Video TapeWorm

New, encore and low-price releases on Tuesday, July 15



2013; $25.98-$39.98; UR

Jason Isaacs (Lucius Malfoy from “Harry Potter”) plays a reluctant, dark PI in this masterful BBC series. A hardened former cop/soldier, his hidden tender side keeps him knee-deep in hard-luck cases with nary a dime to show for them. And these cases tend to be more real-world stuff — missing persons, wayward spouses, etc. — than TV’s current crop of investigators, but each resonates with the viewer in surprising ways thanks to a brilliant cast that includes Millie Innes as his 12-year-old daughter, Zawe Ashton as an unpaid bookkeeper, and the only cop who will still talk to him, Amanda Abbington from “Sherlock.” Why can’t ’merican TV be this good?


2014; $19.98-$29.98; UR

If you’ll pardon our French, this series is the best mind-fuck on TV. The amazing Tatiana Maslany (“Parks and Recreation”) plays a streetwise punk — along with a half-dozen or more other characters, sometimes in the same scene! — in this thick stew of genetic manipulation, clones, secret government nastiness, crazy techno-religious cults, cops, soccer moms, brainless husbands, sexuality in all its glorious forms, drugs, murder, corporate slavery, and mysterious killer step-moms from the BBC. And at the center of it all is her adorable little daughter, a girl who can’t possibly exist. You’ll want to go ahead and get Season 1 while you’re at it. Addictive.



2014; $9.98; R

This cheap collection is notable for being the first-ever DVD release of a VHS favorite, 1982’s “Final Option,” a British thriller about a master soldier infiltrating a terrorist group. Way ahead of its time, it made the career of Lewis Collins, with help from from Judy Davis, Richard Widmark, Edward Woodward and Ingrid Pitt. Also includes “I Escaped From Devil’s Island” (Jim Brown; 1973), “Treasure of the Four Crowns” (1983) and 1959’s James Cagney thriller “Shake Hands with the Devil.”


2011; $26.98-$29.98; UR

If you’re a fan of “The Boondocks” or “Afro Samurai” (and who isn’t?), then you’ll dig this groovy Cartoon Network series from the same director. Based on 2009’s live-action “Black Dynamite” starring Michael Jai White, who now voices and writes these seriously demented episodic odes to Black Power, Kung Fu grip and sweet, sweet lovin’ with Tommy Davidson as his straight-up sidekick, Sweet Corn. Listen for Jimmy Walker as Roscoe and Byron Minns as Bullhorn. One baaad-ass hoot.


2014; $17.98-$29.98; UR

David Suchet, best known for playing Hercule Poirot in Britain’s long-running Agatha Christie mysteries, narrates a tour of Christendom starting at the site of the crucifixion, eventually taking us through Greece, Philippi, Thessalonica, Athens and Corinth. The goal? To illustrate how Judaism, Christianity and Islam got along back in the days of St. Paul, and his effect on world history. Lots of lessons for confused modern-day Westerners.


1982; $24.29; R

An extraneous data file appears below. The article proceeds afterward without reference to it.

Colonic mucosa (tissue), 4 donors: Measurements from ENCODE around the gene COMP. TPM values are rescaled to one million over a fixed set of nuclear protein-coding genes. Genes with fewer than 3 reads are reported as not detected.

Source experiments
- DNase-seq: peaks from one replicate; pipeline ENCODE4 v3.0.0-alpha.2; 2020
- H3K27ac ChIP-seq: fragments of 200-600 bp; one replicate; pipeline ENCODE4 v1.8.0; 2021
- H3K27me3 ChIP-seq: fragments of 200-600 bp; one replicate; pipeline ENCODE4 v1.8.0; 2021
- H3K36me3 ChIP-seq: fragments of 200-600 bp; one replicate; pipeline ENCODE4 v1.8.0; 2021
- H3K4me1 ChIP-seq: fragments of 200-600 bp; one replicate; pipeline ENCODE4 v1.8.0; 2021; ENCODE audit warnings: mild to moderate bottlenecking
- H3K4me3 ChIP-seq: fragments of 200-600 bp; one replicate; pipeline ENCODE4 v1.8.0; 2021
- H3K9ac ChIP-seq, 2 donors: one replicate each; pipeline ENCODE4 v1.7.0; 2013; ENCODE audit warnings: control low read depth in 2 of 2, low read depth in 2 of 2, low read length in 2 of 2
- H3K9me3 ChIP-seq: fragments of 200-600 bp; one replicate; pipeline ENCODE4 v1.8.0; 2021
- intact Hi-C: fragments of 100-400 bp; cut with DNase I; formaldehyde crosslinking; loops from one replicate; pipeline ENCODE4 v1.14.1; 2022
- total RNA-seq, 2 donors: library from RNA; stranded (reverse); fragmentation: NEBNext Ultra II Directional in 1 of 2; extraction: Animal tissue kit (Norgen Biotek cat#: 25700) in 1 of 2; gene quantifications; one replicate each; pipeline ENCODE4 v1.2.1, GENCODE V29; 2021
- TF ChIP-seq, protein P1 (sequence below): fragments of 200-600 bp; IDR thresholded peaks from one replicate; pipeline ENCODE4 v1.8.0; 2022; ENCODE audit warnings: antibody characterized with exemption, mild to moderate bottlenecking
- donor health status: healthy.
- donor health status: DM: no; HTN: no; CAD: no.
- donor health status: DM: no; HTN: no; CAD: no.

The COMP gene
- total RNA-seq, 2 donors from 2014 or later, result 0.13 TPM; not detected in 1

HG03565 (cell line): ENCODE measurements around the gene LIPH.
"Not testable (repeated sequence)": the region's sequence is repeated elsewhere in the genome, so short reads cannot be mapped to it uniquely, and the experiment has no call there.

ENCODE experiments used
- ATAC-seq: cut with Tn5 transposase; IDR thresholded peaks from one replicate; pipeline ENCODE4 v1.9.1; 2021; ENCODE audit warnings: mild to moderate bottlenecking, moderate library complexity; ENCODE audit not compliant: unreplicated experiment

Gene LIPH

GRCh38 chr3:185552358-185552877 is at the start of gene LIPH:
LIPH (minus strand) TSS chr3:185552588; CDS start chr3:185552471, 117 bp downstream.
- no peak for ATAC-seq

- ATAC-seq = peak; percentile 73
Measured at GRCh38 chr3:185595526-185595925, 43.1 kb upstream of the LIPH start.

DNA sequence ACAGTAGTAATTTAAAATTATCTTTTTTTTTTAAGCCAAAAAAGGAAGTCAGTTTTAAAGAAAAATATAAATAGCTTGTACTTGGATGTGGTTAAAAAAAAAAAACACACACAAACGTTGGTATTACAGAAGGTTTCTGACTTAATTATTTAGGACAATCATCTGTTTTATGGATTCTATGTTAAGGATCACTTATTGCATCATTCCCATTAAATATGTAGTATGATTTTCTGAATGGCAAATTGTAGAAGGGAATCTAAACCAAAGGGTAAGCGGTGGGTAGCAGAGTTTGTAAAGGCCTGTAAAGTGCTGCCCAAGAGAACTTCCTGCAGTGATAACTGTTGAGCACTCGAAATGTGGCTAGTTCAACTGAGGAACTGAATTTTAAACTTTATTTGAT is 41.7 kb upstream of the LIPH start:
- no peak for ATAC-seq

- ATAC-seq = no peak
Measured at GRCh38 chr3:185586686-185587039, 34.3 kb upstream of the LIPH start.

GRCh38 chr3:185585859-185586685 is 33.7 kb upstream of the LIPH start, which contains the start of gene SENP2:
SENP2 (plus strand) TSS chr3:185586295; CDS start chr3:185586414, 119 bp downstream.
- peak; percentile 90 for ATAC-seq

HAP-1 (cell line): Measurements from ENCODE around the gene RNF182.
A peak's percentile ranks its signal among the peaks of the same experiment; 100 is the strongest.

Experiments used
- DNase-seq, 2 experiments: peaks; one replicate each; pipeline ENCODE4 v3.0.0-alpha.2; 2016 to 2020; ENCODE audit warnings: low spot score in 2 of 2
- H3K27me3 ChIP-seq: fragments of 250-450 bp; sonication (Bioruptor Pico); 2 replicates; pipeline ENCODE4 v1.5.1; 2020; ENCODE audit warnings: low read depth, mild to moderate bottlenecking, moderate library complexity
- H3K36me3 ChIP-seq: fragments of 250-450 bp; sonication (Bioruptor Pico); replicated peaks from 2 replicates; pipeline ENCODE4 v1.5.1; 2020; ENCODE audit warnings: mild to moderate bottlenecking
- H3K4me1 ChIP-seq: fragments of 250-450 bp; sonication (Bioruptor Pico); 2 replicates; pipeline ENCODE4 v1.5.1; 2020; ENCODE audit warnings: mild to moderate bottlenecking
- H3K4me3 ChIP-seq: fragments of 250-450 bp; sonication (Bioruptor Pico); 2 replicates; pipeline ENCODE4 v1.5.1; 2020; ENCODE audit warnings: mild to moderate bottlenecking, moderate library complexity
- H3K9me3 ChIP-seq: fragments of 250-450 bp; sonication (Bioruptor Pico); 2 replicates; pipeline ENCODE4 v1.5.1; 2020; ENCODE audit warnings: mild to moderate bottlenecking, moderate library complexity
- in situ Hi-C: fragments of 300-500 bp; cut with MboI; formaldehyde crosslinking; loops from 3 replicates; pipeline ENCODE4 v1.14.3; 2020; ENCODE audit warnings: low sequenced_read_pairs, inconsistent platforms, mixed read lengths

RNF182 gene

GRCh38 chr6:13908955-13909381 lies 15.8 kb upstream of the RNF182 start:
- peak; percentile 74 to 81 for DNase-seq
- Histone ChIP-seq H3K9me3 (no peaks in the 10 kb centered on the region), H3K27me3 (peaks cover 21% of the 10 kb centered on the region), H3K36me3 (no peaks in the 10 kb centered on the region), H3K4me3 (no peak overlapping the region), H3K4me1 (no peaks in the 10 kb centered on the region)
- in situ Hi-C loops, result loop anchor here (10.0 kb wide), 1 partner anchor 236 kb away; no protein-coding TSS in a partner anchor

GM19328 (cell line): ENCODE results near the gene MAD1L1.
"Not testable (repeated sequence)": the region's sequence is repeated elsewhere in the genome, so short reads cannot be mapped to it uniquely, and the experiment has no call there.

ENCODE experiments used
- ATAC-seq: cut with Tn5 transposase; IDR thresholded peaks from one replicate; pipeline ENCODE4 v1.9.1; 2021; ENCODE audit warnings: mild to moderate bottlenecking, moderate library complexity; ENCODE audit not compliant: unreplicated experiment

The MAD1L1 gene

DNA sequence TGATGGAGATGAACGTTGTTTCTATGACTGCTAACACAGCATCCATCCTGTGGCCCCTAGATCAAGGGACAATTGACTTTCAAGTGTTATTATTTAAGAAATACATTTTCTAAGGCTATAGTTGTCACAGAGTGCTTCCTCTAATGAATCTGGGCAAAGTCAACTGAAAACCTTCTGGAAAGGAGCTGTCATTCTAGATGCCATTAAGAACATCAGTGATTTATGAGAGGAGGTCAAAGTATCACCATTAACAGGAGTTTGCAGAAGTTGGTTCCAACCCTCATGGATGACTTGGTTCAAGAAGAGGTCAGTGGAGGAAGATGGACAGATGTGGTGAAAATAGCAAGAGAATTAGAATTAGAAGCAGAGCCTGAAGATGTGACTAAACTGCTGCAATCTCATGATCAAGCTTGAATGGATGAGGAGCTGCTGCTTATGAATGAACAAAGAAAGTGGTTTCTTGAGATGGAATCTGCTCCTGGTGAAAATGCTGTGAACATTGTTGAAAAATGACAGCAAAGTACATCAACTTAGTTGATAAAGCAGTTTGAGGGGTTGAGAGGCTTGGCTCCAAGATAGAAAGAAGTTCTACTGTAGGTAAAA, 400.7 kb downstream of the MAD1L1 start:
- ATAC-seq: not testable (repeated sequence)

A real guilty pleasure from the “nature run amok” genre. TV vet Sam Groom co-stars behind a pack of toupée-enhanced dachsounds, filling in for the titular giant rats of this notorious ’80s howler. The product of “steroid-contaminated corn” — which could well be a euphemism for this movie — they chow down on the good people of Toronto, including Scatman Crothers, Sara Botsford (“Lizzie Borden Took an Axe”) and our favorite blonde teen-scream queen of the day, Lisa Langlois (“Class of 1984,” “The L Word”). Now on Blu-ray.


2013; $53.98-$59.98; UR

“Mecha,” the anime genre that put men into giant fighting robots, gets a much needed rejuvenation in this little known series. Frankly, the “pilots” of Team Rabbits are losers: though genetically engineered for the job of saving Earth from a ruthless, technologically advanced invasion force, they are clumsy, inarticulate and can’t seem to work together. They aren’t heroes: They’re just doing the best they can. But beyond the very real personal interactions, what sets this series apart is the artwork and direction, particularly during battle sequences, which are fluid, graceful, exciting and ingenious — absolutely the best we’ve ever seen. Now on Blu-ray; we can’t wait for the rest of the series to be released.


2014; $12.98-$29.99; R

Muscle-bound man-of-the-moment Jason Momoa (“Game of Thrones,” “Conan the Barbarian”) wrote, directed and stars in this revenge/redemption flick set in the American West. He plays Wolf, a sullen Native American astride a bad-ass cycle, on the run after avenging his mother’s death. You just know this isn’t going to end well, don’t you? The textured cast includes Tye Alexander (“Law and Order: SVU”), Lisa Bonet (“The Cosby Show”), willowy Henree Alyse (“Pretty Little Liars”), Chris Browning (“The 100”) and underrated hottie Kelly Noonan (“Beneath”). The boy shows promise.


2012; $10.98-$24.98; UR

This flick sets out to raise the bar for nightmarishness, and clears it in street shoes. Of course, lead actress Caitlyn Folley isn’t wearing shoes or much of anything else most of the time, but we’re not complaining. Aka “sxtape,” it tells of a free-spirited artist (Folley) who lets a guy tie her to a gurney. Naked. In an abandoned hospital. Where bad things have happened. And he just leaves her there. Where anyone or anything can just come along and … At this point it goes from titty-flick/soft-porn to all-out horror. Seriously sick.


2013; $18.98-$20.98; R

Clearly a work of low-budget Canuck affection, this shlocky shocker mines “child becomes prize of backwoods loonies” tropes to transition from family drama to horror. Little Peter “Reign” DaCunha is terrific as the kid whose four bedside dolls go from creepy to flat-out overstuffed nightmares, but what made it work for us were the believable newlyweds played by Robin “Sanctuary” Dunne and Katharine “Ginger Snaps” Isabelle. Nicely R-rated, and deservedly so.

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